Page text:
There are also timeshare brokers (ask Tug) who will guide you through the sales process and help you with realistic asking prices. Getting something above Marriott's offer may be difficult. Marriott can also broker your sale. Only problem is they charge a 40% commission. (Yikes!)
Unfortunately, your investment has paid off in photographs and memories. Timeshares depreciate faster than cars. That is something that the sales guys/girls conveniently pass over in the presentation. Good luck
Marriott Vacation Club is not an investment. There is no promise of any great return when you purchase. I really don't know why people do not understand this when they purchase. It is not a condo. It is not real estate. It is a vacation club.
The key that I have found is that you have to know how to use the Vacation Club. I have maximized my vacation club and I have been all over the world for far less than I would have if I did not own a vacation club.
One does not make profits on vacation clubs.
I have also earned tons of Marriott Rewards points and feel I have gotten a good deal.
maddashin, you definitely have the right attitude about timeshares. But just for clarity, many of the MVCI interests are technically a deeded interest in real estate. MVCI points are a deeded interest in Orange County, Florida as part of the land trust. Other properties also often have a deeded interest. Some do not, such as Aruba where the government only allows a long-term lease. I mention this as those who own timeshares should be careful to make sure the deed is titled appropriately. I put my MVCI beneficial interests in a revocable living trust to avoid the potential need for probate to transfer them if Spouse and I both died. Just something to consider as probate for an investment that's probably only worth a few thousand dollars can be a huge headache and expense. I have clients who learned this the hard way. Once, one of my clients had to pay a lawyer in Hawaii about $25,000 to probate a timeshare deeded in Hawaii that was worth about $10,000. You get the picture!
While I have you on the phone.....I am getting up there in age and need to make sure that my timeshare goes to my son. I really have not researched the easiest way to get it to him. If I were to leave it to the grand kids it would not be worth anything. Therefore, I would rather just pass it on to someone in the family.
I own a week with a lock off in Ft. Lauderdale.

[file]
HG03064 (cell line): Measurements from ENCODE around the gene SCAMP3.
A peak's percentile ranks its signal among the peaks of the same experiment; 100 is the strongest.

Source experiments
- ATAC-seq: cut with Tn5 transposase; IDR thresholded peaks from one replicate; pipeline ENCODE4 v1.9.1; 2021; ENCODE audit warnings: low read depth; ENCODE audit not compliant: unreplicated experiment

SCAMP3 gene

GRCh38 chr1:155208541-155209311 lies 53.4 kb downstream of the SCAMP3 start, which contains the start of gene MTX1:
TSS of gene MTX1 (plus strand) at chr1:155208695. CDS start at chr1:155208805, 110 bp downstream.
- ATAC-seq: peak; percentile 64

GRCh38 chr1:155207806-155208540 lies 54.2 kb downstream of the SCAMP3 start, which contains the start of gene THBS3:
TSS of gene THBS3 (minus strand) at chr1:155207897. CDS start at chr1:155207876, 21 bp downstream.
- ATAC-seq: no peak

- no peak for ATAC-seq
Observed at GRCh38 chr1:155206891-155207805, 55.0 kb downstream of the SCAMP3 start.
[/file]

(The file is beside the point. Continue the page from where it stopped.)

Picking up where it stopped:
I have destination points that are not paid for yet. How do I pass them along.....what if not completely paid for if I die. I have to read all the fine print.
Decluttering all the **** I have accumulated in this house as we speak to get out of a house that has far too much junk! LOL.
If it's a deeded interest, you can will it to your son in your will, or you can add him to the deed. Florida doesn't have transfer on death deeds, so you can't use one of those. Destination points might be beneficial interests in the Marriott land trust depending on how you got them and whether title passes after payment on the contract or not. Contact your sales rep to find out. For Ft. Lauderdale, not sure if that's a deeded interest. Would depend on terms when you bought. If you do a property search in Orange County for the land trust under your name, you might actually be able to find the deed if there was one recorded. I imagine Broward County would work the same if the Ft. L property is a deeded interest.
We are decluttering here too as part of a home improvement project, and I know just what you mean!
Try using Redweek. I purchased two separate weeks in Aruba on this site and I use it rent my weeks when I don't use them. It is a cheap and effective site where you can sell, rent out, or purchase and rent a week. I like it and continue to use it.If I was going to sell one of my weeks, I would use this site.
Note, I would not expect to recoup your full purchase price or even close to what you paid. For example, if I were to fo through Marriott direct which still sells deeded property in Aruba, it would have cost about $25,000 plus. I purchased my weeks on Redweek for $3,000. For me, this was a great purchase and I don't mind paying the maintenance fee for a week at this beautiful resport in Aruba. Good luck !
taxman193, I agree re maintenance fees. Ours are about $1800/yr., but it would cost about $500-600 a night to stay at one of the timeshares we typically use during busy season if we were paying cash. So it's not a bad deal. But honestly the real reason we bought was to force us to take at least one big vacation as a family each year, and so far it's worked really well for that purpose.